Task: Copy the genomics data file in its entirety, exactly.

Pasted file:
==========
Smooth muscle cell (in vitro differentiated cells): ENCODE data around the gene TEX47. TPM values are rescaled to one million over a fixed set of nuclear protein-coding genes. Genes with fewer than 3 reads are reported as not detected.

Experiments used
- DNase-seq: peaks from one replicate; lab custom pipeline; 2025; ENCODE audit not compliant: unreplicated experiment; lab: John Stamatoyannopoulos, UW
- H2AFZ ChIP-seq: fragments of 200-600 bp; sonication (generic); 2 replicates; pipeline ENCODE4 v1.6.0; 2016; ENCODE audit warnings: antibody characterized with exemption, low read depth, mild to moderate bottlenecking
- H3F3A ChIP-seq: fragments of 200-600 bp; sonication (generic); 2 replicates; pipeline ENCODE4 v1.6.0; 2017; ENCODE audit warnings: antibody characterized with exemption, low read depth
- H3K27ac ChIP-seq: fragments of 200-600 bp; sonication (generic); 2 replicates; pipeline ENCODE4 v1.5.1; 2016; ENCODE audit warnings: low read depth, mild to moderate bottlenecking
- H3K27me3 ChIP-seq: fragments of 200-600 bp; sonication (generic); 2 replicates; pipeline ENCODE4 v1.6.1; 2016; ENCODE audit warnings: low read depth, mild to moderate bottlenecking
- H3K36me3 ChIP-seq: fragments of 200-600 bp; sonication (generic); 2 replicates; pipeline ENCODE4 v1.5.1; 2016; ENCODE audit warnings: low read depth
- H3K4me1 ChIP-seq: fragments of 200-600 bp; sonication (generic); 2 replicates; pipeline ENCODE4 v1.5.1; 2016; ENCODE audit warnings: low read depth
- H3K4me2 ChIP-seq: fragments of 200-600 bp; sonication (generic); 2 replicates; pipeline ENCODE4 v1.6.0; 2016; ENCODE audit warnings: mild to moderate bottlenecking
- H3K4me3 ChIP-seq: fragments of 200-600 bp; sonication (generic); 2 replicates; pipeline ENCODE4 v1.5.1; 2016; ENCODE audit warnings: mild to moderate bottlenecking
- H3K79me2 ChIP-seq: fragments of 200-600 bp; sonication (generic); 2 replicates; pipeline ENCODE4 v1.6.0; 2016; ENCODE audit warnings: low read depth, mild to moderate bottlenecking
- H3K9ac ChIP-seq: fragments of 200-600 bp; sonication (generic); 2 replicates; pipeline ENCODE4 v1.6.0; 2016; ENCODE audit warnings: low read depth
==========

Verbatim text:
Smooth muscle cell (in vitro differentiated cells): ENCODE data around the gene TEX47. TPM values are rescaled to one million over a fixed set of nuclear protein-coding genes. Genes with fewer than 3 reads are reported as not detected.

Experiments used
- DNase-seq: peaks from one replicate; lab custom pipeline; 2025; ENCODE audit not compliant: unreplicated experiment; lab: John Stamatoyannopoulos, UW
- H2AFZ ChIP-seq: fragments of 200-600 bp; sonication (generic); 2 replicates; pipeline ENCODE4 v1.6.0; 2016; ENCODE audit warnings: antibody characterized with exemption, low read depth, mild to moderate bottlenecking
- H3F3A ChIP-seq: fragments of 200-600 bp; sonication (generic); 2 replicates; pipeline ENCODE4 v1.6.0; 2017; ENCODE audit warnings: antibody characterized with exemption, low read depth
- H3K27ac ChIP-seq: fragments of 200-600 bp; sonication (generic); 2 replicates; pipeline ENCODE4 v1.5.1; 2016; ENCODE audit warnings: low read depth, mild to moderate bottlenecking
- H3K27me3 ChIP-seq: fragments of 200-600 bp; sonication (generic); 2 replicates; pipeline ENCODE4 v1.6.1; 2016; ENCODE audit warnings: low read depth, mild to moderate bottlenecking
- H3K36me3 ChIP-seq: fragments of 200-600 bp; sonication (generic); 2 replicates; pipeline ENCODE4 v1.5.1; 2016; ENCODE audit warnings: low read depth
- H3K4me1 ChIP-seq: fragments of 200-600 bp; sonication (generic); 2 replicates; pipeline ENCODE4 v1.5.1; 2016; ENCODE audit warnings: low read depth
- H3K4me2 ChIP-seq: fragments of 200-600 bp; sonication (generic); 2 replicates; pipeline ENCODE4 v1.6.0; 2016; ENCODE audit warnings: mild to moderate bottlenecking
- H3K4me3 ChIP-seq: fragments of 200-600 bp; sonication (generic); 2 replicates; pipeline ENCODE4 v1.5.1; 2016; ENCODE audit warnings: mild to moderate bottlenecking
- H3K79me2 ChIP-seq: fragments of 200-600 bp; sonication (generic); 2 replicates; pipeline ENCODE4 v1.6.0; 2016; ENCODE audit warnings: low read depth, mild to moderate bottlenecking
- H3K9ac ChIP-seq: fragments of 200-600 bp; sonication (generic); 2 replicates; pipeline ENCODE4 v1.6.0; 2016; ENCODE audit warnings: low read depth